Flood risk from the past and present, mapped for the future
UN University’s Institute for Water, Environment, and Health
In the face of climate change, knowing where and when water levels have already risen is an invaluable resource. The World Flood Mapping Tool, made for the United Nations, runs in a browser and can show where past floods have occurred, down to the street level, in any given spot on the globe. The tool draws from Google Earth and Landsat data collected since 1985, is accurate within 30 meters, and includes both population and land use filters—both of which should help planners mitigate harm from future deluges. Later versions will include AI-generated risk maps.
A mega router with total smart-home protection
Every new internet-connected device in a home has the potential to be a new path around security for a malicious actor. NETGEAR Armor includes antivirus protection in a router, ensuring protection at the connection point between a growing army of smart doo-dads and the outside internet. In addition to using algorithms to learn a user’s normal behavior and flag unusual activity, the system’s security tools also scan outgoing data for logins, social security numbers, and banking info, and block those from reaching prying eyes.
A mobile network and disaster response center, all in a pickup truck
After a natural disaster, most Americans have to rely on ad-hoc infrastructure to remain connected. Verizon’s THOR is a mobile all-in-one vehicle built for disaster response. The rig can restore cell service on its own 5G or LTE mobile network, which is powered by a small retractable cell tower and satellite uplinks. To help first responders, THOR can also launch a tethered drone or a fleet of winged robots to see the surrounding area, capturing useful real-time information about what is and isn’t passable terrain.
The past year and a half have taught us all how important it is to get outside and stay active—whether that means an easy hike or an epic day of mountain biking. The year’s top new gear makes those adventures better, safer, more comfortable, and more inclusive. We’ve chosen killer new shades for your next run, hiking pants designed to fit more bodies, and a helmet that will let you know when it (or you) have had one too many bad bumps. Plus, there’s even a kit made just to help your bathroom breaks in the woods leave less of a mark.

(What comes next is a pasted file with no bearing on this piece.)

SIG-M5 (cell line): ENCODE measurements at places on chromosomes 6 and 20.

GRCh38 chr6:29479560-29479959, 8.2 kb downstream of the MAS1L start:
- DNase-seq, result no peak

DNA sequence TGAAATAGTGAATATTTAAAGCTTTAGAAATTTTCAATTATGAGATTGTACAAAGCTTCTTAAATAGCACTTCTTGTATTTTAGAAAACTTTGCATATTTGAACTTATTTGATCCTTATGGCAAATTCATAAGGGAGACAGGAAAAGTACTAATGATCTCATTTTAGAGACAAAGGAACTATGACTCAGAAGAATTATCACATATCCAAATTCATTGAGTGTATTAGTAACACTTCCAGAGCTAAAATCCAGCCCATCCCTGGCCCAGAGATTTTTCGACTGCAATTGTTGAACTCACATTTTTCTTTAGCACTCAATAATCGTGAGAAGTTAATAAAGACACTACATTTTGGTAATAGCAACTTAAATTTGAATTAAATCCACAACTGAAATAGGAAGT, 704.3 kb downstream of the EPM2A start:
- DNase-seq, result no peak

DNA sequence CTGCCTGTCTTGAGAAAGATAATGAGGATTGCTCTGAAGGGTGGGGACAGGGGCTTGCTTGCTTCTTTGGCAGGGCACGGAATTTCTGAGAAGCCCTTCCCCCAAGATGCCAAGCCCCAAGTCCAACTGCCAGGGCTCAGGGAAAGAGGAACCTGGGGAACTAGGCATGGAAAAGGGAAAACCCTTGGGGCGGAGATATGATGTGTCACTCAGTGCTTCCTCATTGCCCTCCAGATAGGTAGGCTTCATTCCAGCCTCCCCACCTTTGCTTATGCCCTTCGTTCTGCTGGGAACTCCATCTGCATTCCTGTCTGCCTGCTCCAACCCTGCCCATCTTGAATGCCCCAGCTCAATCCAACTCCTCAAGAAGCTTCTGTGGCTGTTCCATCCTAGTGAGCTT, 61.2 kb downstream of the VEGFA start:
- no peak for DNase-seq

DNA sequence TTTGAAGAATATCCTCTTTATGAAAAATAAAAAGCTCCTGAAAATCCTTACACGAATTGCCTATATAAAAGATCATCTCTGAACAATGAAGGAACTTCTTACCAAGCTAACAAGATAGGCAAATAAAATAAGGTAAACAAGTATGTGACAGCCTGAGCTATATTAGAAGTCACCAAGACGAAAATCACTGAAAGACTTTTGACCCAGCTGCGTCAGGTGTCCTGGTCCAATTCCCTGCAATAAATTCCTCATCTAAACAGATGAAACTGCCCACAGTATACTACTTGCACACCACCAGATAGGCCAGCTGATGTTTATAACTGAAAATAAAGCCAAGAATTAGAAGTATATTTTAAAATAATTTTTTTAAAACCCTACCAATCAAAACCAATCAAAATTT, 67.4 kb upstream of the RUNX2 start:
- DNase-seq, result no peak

Grand Award Winner: The best e-mountain on the planet
When Yeti Cycles set out to build its first electric mountain bike, the company needed to do better than just slapping a battery and motor to an existing ride. The race-driven brand wanted a cycle that would scream uphill and bomb downhill at record-setting speeds, but do it with the same feel of other analog Yetis. Having a motor on board increases the whip’s acceleration and tire torque, meaning the ride could lose traction and spin out when traversing gravel, rocks, and roots if the team didn’t correctly manage that extra power. To keep a grip, they designed an entirely new suspension platform, called the Sixfinity linkage, specifically tuned for mountain-climbing e-bikes. One essential piece lies in how the rear triangle of the frame moves with the back wheel; a unique joint under the seatpost dynamically adjusts the geometry of the frame as cyclists crank over obstacles. This, and a series of other suspension modifications, result in a carbon-fiber ride that, when pedaling and climbing, reacts to the trail without too much springiness or the tires losing their connection to the ground.
Frameless sunglasses from the future
Put these new shades on your face, and you’ll instantly feel a bit like Doc Brown from Back to the Future. That’s because, instead of frames, the lenses on Oakley’s Kato sunglasses act as the frame themselves. The curved piece of polycarbonate has a lip at the top and a curvature for your nose, both of which lend it structure. Without a top or bottom frame, the wraparound specs give the wearer a sweeping, unencumbered field of view. Designed mainly for athletes like cyclists or runners, the sunglasses weigh just 34 grams, sitting in front of the face like a snug, sweeping visor.
A collapsible backpack that’s anything but flimsy
These two mountaineering backpacks have a unique trick up their nylon sleeves: they can compress down into a small package, but still retain structure in their expanded forms. The Beast18, for example, becomes a roughly 10-inch disc, but unfolded it is about 20 inches long. A loop of hardened, yet springy stainless steel runs along the pack’s perimeter to create a semi-rigid frame shaped something like a peanut. The pack collapses similarly to a nylon windshield sun screen: Flip it in half at the middle (creating a figure-8 shape with the metal loop), then fold it over on itself. The metal’s strong memory helps it snap back into shape.
A soft fabric that repels rain